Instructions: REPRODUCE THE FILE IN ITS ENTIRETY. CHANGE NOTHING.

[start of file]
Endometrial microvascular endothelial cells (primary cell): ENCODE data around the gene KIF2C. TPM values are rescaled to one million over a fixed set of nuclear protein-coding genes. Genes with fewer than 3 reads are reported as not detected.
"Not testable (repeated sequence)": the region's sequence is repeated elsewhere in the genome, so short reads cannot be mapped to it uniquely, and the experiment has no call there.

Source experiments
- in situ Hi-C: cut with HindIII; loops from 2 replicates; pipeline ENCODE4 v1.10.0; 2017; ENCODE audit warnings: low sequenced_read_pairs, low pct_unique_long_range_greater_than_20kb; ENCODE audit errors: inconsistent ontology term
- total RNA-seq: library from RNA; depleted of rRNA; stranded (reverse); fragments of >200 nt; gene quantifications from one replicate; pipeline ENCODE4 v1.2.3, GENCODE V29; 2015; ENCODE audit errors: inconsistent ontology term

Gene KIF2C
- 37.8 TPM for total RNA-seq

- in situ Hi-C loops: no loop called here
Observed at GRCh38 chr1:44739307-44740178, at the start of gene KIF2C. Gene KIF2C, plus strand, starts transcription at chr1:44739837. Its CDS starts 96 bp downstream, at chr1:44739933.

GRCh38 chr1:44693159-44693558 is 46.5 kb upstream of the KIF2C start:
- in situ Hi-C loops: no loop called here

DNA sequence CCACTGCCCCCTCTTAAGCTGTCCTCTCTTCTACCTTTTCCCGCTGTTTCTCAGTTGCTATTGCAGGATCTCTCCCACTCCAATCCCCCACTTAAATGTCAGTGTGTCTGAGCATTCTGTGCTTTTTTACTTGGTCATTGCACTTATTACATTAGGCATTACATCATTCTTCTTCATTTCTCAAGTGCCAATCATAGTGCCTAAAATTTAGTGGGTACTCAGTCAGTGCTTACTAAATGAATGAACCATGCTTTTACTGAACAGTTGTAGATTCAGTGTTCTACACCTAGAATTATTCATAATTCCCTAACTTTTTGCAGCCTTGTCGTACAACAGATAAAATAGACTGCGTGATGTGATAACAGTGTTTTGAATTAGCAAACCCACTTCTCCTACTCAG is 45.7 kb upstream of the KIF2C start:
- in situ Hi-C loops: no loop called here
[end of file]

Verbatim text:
Endometrial microvascular endothelial cells (primary cell): ENCODE data around the gene KIF2C. TPM values are rescaled to one million over a fixed set of nuclear protein-coding genes. Genes with fewer than 3 reads are reported as not detected.
"Not testable (repeated sequence)": the region's sequence is repeated elsewhere in the genome, so short reads cannot be mapped to it uniquely, and the experiment has no call there.

Source experiments
- in situ Hi-C: cut with HindIII; loops from 2 replicates; pipeline ENCODE4 v1.10.0; 2017; ENCODE audit warnings: low sequenced_read_pairs, low pct_unique_long_range_greater_than_20kb; ENCODE audit errors: inconsistent ontology term
- total RNA-seq: library from RNA; depleted of rRNA; stranded (reverse); fragments of >200 nt; gene quantifications from one replicate; pipeline ENCODE4 v1.2.3, GENCODE V29; 2015; ENCODE audit errors: inconsistent ontology term

Gene KIF2C
- 37.8 TPM for total RNA-seq

- in situ Hi-C loops: no loop called here
Observed at GRCh38 chr1:44739307-44740178, at the start of gene KIF2C. Gene KIF2C, plus strand, starts transcription at chr1:44739837. Its CDS starts 96 bp downstream, at chr1:44739933.

GRCh38 chr1:44693159-44693558 is 46.5 kb upstream of the KIF2C start:
- in situ Hi-C loops: no loop called here

DNA sequence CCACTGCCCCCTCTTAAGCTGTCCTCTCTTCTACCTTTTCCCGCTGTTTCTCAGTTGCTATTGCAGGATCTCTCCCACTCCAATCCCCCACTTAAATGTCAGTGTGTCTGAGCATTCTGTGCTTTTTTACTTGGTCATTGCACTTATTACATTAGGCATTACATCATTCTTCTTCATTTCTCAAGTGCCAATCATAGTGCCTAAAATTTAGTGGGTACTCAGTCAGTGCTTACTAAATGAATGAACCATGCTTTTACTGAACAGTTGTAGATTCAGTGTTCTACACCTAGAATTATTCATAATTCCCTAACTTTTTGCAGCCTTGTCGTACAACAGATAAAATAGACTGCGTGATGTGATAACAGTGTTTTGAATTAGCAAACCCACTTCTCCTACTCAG is 45.7 kb upstream of the KIF2C start:
- in situ Hi-C loops: no loop called here